I was wanting a vacuum column tape drive to go with my DECtape and managed to acquire one though non operating hence this repair page. Now all I need is a DEC TU60 DECcassette drive and I will have the complete set of PDP-8 tape drives. I traded a PDP-8 floppy system for the TU10 in 2007 and had been slowly working on it until I decided to bring it to VCF East 2009. That made me work hard at getting it ready. I have mostly succeeded (assuming it is still working at VCF). When I got the drive it had not been used in about 25 years and had some obvious problems but was complete and in reasonable shape for the age. One issue was that it was used on a PDP-10 which only uses slave drives. The PDP-8 controller requires a master drive. While pondering making the required cards to convert it a complete TU10 backplane appeared on eBay and I got it. That saved a lot of work.
Next obvious problem was the rubber on the capstan had deteriorated. Since
the capstan is critical for drive operation I decided not to try any repair
myself and had it recovered by Terry's Rubber Rollers. The repaired part
seems to work fine. Here is the bad and repaired capstan.
Next I checked the vacuum switches. They were all bad. Digikey had 4 in
stock so I ordered them with some other stuff I needed. Digikey no longer
carries them but another distributor does. The other 4 I repaired by replacing
the diaphragm. Here is the bad switch and making a new diaphragm.
Next the blower sounded noisy when I turned it by hand. I replaced the
bearings in it and removed bits of tape stuck in it. Here is the blower
shaft and blower opened with some of the tape found in the blower.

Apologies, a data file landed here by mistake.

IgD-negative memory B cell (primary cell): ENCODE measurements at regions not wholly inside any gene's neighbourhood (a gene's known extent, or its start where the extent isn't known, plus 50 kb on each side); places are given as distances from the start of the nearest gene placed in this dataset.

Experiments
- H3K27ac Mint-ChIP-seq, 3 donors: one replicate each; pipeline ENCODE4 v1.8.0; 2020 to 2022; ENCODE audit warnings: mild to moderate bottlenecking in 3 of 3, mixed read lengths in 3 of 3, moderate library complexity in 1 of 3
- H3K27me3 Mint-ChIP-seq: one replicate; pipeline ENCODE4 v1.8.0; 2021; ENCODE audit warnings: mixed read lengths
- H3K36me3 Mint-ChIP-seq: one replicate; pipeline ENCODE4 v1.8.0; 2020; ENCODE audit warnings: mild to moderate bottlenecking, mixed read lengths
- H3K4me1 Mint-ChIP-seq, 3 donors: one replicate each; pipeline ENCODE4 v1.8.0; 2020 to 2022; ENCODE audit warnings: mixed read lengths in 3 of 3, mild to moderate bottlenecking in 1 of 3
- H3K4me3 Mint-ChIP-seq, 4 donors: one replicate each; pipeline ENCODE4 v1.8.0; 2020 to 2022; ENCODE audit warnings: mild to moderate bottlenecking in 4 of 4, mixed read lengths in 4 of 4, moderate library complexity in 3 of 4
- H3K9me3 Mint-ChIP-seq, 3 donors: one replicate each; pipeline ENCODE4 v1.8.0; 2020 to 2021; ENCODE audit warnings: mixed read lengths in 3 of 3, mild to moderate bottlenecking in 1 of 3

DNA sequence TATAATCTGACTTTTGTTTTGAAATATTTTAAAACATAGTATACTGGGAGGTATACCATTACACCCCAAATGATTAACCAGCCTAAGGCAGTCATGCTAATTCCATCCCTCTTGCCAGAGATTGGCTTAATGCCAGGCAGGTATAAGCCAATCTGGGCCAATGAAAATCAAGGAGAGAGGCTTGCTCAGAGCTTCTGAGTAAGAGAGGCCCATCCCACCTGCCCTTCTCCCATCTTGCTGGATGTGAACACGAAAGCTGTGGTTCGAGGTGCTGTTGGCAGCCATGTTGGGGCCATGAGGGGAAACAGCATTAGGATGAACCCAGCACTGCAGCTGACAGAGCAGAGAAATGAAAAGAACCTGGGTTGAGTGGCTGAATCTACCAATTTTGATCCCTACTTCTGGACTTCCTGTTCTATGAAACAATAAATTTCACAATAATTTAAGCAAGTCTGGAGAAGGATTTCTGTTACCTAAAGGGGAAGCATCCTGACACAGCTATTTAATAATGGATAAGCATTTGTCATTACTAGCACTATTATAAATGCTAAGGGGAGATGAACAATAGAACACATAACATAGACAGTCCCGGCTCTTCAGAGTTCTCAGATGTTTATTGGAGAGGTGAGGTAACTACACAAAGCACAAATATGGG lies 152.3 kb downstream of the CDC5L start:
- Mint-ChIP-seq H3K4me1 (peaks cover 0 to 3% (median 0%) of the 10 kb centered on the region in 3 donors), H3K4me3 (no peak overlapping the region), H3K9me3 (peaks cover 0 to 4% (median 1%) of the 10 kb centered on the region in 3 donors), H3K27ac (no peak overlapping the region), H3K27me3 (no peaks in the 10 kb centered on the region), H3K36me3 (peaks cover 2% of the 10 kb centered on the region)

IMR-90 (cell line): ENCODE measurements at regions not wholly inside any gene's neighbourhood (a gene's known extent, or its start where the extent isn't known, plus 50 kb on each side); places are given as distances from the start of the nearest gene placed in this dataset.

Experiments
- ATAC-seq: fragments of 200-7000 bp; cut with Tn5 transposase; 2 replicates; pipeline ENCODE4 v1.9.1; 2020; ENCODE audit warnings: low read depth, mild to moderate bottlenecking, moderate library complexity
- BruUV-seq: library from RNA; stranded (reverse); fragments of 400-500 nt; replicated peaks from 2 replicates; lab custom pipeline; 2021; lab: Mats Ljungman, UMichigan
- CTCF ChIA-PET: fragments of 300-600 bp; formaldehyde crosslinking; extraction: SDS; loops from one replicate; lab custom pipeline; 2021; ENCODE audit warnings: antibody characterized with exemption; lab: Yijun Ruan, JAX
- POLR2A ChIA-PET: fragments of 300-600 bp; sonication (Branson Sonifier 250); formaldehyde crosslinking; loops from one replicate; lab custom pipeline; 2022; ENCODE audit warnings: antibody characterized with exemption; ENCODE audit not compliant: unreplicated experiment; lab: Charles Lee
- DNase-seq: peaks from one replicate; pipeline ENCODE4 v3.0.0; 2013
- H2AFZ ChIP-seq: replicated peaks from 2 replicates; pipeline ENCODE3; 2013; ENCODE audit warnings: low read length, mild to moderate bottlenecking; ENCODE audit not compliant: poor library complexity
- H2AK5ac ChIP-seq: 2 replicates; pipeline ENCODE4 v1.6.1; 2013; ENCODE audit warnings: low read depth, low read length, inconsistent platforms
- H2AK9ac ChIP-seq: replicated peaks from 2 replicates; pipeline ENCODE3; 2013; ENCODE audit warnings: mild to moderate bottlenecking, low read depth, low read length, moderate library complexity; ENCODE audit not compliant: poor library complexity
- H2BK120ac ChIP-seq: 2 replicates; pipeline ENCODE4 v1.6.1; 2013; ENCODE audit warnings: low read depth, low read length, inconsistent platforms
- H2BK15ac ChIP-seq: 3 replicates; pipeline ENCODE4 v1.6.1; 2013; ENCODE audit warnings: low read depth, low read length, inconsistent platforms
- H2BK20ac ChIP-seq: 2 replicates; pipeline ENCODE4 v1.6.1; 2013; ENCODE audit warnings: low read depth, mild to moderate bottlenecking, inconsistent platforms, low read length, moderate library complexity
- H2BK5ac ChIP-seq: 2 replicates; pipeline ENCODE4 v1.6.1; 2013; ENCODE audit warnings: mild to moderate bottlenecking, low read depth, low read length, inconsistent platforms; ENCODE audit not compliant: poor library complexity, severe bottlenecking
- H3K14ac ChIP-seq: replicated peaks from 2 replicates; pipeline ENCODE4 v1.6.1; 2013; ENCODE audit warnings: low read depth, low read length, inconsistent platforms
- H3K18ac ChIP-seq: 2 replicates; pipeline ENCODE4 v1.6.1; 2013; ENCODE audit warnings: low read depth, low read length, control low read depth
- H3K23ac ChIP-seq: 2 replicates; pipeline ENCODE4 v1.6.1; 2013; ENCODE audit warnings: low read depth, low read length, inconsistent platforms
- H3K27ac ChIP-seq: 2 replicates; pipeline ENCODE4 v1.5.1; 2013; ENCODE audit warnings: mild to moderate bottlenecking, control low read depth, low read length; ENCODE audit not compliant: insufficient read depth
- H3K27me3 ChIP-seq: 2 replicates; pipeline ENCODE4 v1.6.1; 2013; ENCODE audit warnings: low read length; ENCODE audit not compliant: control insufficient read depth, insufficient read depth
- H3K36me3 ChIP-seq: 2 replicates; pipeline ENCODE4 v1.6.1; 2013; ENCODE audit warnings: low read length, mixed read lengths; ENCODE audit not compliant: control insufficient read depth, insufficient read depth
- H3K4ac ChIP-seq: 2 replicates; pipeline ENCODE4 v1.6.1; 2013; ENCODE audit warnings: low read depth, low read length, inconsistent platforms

Next the lower reel motor didn't turn freely by hand. I was hoping it was the
brake but it was the motor bearing. One of the bearings had locked up so the
whole bearing assembly was turning in the motor. When I opened the motor
it was full of brush and commutator dust where they had worn down. That
motor had enough brush left I just cleaned it and replaced the bearings.
The second motor the brushes had worn down to the shunt wire so I had to
smooth the commutator and put new brushes in along with new bearings.
The manual says the brushes will be worn out after 10,000 hours. In 10,000
hours of continuous tape motion the drive would have processed 25,000 miles of
The motor filters also looked dirty so I replaced them. The exact size
filter isn't available but a similar size one was available that I could take
the element out of and put in the old housingthat .
Last some tape guides also didn't turn smoothly so they got new bearings
Now with the drive back together I could try operating it. No go, the
tape just piled up in the vacuum column. I tracked it down to a bad motor
driver card. With that replaced I was able to get the tape to load and
move forward and backward under manual control.
Next I installed the 4 card TM8E controller in my PDP-8/E and made a set of
interface cables. The cables are standard 40 pin ribbon cables with M954 cards
on the end to plug into the backplane. Since I didn't have any M954
I made some equivalent cards using Douglas Electronics prototype cards
they still sell.
After installing them it sort of worked. I was able sometimes to read and write OK, other times it acted strange. After it failed the controller only test after passing it I pulled the controller boards and cleaned the edge fingers better and removed some flux residue from repairs and it seems to be working better. The drive itself occasionally also acts up. The latest was it wouldn't move forward from beginning of tape. I tracked that down to a problem in a delay circuit but it went away before I could figure out the root cause. Intermittent problems are really annoying to track down.
The drive will need some more work to make it reliable and more preventive maintenance such as gettin the bearings that currently seem OK greased before they fail and performing more of the alignment procedure. I don't have a skew tape so can't perform the full procedure unless I can acquire one.
This writeup only covers the major items. It also required general cleaning, and various minor repairs like replacing missing screws etc.